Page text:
The thing is that everything in the game is a physics object. The devs deliberately built it that way (they talk about it in some behind the scenes stuff - the NoClip documentary is worth checking out).

MikeJF
Dec 20, 2003





I like the fact that their solution to certain errors was just too make it so that everything moves but you. When you jump, instead of applying an upward force to you, it applies a downward force to every single physics object in the game and they all independently leap downwards and fall back up.

It's common to invert the reference points like that in graphics calculating but I've never heard of it done to a physics sim with forces and momentum and the like.

The Cheshire Cat posted:

The thing is that everything in the game is a physics object. The devs deliberately built it that way (they talk about it in some behind the scenes stuff - the NoClip documentary is worth checking out).

Eh, though, it would have been trivial to abstract an an object placed into your ship out of existence in the physics sim and just have it locked onto you ship object until it's picked up. I'm sure it's a design decision.

MikeJF fucked around with this message at 21:06 on Jul 20, 2020

Sininu
Jan 8, 2014



MikeJF posted:

I think there's a thing where if you shoot your Scout onto the pad it uses up the exit charge, did you do that?


except when I wanted it most, when I was drifting slowly through the Bramble..

That was it, thanks a bunch! Had no idea about that mechanic.

double nine
Aug 8, 2013



MikeJF posted:

I like the fact that their solution to certain errors was just too make it so that everything moves but you. When you jump, instead of applying an upward force to you, it applies a downward force to every single physics object in the game and they all independently leap downwards and fall back up.

It's common to invert the reference points like that in graphics calculating but I've never heard of it done to a physics sim with forces and momentum and the like.


Eh, though, it would have been trivial to abstract an an object placed into your ship out of existence in the physics sim and just have it locked onto you ship object until it's picked up. I'm sure it's a design decision.

what the hell? how is it easier for the game to make calculations for 8 or so entities instead of for one entity (the player)?

MikeJF
Dec 20, 2003





The nature of the game means it's always stimulating every physics object every tick anyway, because the whole solar system is a dynamic physical system. So the overall number of calculations is unchanged.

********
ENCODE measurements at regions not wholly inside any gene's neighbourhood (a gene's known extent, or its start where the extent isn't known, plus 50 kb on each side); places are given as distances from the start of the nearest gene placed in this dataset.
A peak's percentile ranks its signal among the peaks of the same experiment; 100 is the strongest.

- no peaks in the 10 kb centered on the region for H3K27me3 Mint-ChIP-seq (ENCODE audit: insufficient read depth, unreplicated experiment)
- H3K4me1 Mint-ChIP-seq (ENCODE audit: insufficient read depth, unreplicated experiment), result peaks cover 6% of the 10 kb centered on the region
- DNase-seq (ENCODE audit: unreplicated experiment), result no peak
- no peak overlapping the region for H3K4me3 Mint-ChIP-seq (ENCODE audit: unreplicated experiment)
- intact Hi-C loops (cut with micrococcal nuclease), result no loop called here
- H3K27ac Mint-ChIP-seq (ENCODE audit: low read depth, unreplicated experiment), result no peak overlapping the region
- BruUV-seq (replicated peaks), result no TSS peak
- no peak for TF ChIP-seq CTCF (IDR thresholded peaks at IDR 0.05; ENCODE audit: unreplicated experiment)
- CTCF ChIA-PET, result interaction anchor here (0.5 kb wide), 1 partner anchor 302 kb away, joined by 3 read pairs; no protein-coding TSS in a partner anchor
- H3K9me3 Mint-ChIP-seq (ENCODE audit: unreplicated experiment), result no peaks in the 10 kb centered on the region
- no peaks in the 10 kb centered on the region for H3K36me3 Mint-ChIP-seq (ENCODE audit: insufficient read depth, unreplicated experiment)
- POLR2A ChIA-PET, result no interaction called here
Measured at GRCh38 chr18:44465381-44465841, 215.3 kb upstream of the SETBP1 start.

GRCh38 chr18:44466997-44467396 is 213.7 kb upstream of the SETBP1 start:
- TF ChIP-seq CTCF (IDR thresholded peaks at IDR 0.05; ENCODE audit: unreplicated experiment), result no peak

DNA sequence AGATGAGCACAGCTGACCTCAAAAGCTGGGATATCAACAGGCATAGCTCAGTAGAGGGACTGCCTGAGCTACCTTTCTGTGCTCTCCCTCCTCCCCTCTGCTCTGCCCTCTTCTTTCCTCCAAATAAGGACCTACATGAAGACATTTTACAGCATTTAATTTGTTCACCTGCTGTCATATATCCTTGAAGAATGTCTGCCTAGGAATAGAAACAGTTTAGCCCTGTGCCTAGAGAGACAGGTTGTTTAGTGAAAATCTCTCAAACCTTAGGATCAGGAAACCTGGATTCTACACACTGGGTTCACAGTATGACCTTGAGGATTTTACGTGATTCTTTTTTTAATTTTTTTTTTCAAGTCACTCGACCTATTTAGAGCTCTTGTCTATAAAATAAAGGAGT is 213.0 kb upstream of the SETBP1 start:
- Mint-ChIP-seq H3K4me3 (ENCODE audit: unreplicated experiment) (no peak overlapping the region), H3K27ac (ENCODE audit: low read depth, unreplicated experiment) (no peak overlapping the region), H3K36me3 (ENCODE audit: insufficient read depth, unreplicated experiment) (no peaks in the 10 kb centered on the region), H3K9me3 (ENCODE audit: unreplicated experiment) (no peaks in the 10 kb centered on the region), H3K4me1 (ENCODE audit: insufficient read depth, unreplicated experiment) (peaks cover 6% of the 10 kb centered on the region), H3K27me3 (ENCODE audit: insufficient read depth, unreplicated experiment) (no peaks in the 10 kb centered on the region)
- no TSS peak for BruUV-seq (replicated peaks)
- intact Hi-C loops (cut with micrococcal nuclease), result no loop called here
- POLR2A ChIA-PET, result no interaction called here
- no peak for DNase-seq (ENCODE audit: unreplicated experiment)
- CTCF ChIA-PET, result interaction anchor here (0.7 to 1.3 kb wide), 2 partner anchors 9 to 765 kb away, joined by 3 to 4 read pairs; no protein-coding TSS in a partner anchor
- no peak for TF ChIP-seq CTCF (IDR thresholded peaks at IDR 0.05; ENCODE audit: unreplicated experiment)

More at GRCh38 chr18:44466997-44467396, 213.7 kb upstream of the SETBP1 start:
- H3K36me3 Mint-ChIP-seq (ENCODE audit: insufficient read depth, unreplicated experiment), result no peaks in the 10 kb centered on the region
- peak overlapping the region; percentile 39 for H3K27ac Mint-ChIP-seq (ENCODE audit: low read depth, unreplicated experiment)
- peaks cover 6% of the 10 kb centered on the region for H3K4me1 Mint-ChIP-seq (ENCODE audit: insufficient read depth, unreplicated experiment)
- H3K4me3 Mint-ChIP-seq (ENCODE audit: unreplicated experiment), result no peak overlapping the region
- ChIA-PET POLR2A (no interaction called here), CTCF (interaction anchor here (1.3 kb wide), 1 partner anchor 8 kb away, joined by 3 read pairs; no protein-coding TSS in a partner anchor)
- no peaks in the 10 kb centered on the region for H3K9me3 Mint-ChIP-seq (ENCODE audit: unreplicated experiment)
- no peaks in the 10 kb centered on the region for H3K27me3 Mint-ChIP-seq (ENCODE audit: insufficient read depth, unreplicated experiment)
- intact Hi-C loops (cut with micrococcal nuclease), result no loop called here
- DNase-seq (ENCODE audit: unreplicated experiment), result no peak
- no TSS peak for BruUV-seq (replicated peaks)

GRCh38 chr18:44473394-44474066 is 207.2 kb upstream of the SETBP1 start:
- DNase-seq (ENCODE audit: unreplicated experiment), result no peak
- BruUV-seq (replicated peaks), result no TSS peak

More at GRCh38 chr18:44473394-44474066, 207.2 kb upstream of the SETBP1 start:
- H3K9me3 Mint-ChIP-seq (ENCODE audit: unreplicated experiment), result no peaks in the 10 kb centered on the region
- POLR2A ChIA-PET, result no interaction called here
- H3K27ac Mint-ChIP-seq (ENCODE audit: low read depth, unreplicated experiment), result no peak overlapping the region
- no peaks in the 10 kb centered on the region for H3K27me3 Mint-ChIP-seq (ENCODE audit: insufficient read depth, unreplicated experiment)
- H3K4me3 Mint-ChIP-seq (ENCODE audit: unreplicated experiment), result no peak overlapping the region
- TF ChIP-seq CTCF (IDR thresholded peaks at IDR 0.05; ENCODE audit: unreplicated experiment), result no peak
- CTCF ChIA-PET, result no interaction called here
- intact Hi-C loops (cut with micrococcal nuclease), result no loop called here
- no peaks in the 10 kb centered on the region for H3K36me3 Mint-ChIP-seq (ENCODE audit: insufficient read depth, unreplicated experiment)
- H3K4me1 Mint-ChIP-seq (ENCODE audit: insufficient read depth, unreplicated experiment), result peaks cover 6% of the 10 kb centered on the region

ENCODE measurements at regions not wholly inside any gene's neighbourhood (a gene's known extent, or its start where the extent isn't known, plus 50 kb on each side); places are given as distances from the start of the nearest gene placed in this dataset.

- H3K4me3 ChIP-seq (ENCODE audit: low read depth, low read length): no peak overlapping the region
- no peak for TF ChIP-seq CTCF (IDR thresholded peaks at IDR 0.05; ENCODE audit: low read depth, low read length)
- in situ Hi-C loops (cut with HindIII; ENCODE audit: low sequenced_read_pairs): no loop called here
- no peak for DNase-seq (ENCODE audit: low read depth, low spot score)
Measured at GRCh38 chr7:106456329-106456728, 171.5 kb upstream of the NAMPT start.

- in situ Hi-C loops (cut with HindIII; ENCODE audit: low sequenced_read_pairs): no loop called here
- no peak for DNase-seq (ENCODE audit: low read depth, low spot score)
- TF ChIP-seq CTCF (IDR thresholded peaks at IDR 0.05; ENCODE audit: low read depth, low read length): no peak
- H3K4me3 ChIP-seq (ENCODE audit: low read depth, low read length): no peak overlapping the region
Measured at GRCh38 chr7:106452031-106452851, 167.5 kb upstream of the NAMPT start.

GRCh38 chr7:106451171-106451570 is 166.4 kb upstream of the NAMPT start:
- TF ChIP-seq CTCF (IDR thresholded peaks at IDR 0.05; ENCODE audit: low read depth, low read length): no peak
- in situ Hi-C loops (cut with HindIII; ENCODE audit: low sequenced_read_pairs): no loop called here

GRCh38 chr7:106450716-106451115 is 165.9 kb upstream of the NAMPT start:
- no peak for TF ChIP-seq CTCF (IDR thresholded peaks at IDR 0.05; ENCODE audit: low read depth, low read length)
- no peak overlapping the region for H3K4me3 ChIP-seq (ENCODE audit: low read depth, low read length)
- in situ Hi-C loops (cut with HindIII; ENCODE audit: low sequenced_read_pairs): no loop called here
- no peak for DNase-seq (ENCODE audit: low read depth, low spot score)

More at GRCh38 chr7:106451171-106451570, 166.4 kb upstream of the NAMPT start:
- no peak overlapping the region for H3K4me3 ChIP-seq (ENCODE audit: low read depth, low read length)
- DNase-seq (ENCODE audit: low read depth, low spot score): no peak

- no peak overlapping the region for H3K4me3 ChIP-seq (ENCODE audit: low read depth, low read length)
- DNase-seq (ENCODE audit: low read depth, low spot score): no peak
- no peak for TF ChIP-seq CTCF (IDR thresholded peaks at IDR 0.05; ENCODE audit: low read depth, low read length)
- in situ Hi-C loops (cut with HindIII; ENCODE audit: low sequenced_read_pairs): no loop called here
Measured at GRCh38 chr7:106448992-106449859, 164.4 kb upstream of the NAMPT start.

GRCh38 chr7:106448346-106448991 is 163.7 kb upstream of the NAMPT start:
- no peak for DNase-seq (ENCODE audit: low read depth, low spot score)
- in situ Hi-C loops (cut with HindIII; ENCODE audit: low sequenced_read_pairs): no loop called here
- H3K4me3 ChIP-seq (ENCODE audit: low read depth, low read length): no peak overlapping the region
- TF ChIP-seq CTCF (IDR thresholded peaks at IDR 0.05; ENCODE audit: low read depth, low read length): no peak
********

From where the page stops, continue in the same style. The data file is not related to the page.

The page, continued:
Dulkor
Feb 28, 2009



Because of the nature of how the game engine works, the player is technically the only static object in the entire simulation. You have to be the 0,0,0 coordinate to avoid all kinds of bizarre problems, so everything else has to move around you instead as appropriate for your inputs and the pre-existing force calculations.

Chev
Jul 19, 2010


Switchblade Switcharoo

double nine posted:

what the hell? how is it easier for the game to make calculations for 8 or so entities instead of for one entity (the player)?

First, the number of things that move is still the same. It's not about what's moving and what isn't. The thing about applying the reverse forces is a misrepresentation, that's not how it's actually done. All forces are always the same, regardless of the reference point. Speeds and positions get changed when you move the reference point, though, it's all relative and is one of the reasons why for our physics purposes, something moving at 0m/s is still moving.

But unless we go into some weird areas of physics the reference point doesn't matter, you can choose whatever. Certainly not for celestial mechanics, although it's handy to have it in the middle of whatever system you're considering, like the sun in a solar system, just so you can better picture it. Really, it'd only matter if you were using a very special, super lovely version of math that breaks down all the time for stupid reasons. Which is exactly the main version of math physics simulations have to use on computers, known as "floating point math" because that's a classier name than "very special, super lovely version of math that breaks down all the time for stupid reasons". But boy does it run faster than solid math!

To measure things in the universe, you need nice, strong, big rulers, and instead floating point math forces you to use rubber bands with gradations on them (you may have heard about 64 bit FP math, well, they've got more gradations, but they're still rubber bands). The more you stretch the rubber band, the less accurate the reading is. Or, in math terms, the further a number is from zero, the less accurate it is. And you need to measure a lot of things for physic calculations so if any of those rubber bands is stretched too far those calculations become lovely, the more stretched numbers the shittier. Position, speed, acceleration, momentum, torque, you name it. How far? A lot closer than you'd think, for physics calculations. Guess what uses big distances, big speeds, big numbers? Space.